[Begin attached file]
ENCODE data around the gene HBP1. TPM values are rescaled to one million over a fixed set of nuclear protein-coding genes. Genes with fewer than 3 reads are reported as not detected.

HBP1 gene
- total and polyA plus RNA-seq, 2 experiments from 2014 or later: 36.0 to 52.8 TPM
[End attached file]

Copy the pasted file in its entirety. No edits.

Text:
ENCODE data around the gene HBP1. TPM values are rescaled to one million over a fixed set of nuclear protein-coding genes. Genes with fewer than 3 reads are reported as not detected.

HBP1 gene
- total and polyA plus RNA-seq, 2 experiments from 2014 or later: 36.0 to 52.8 TPM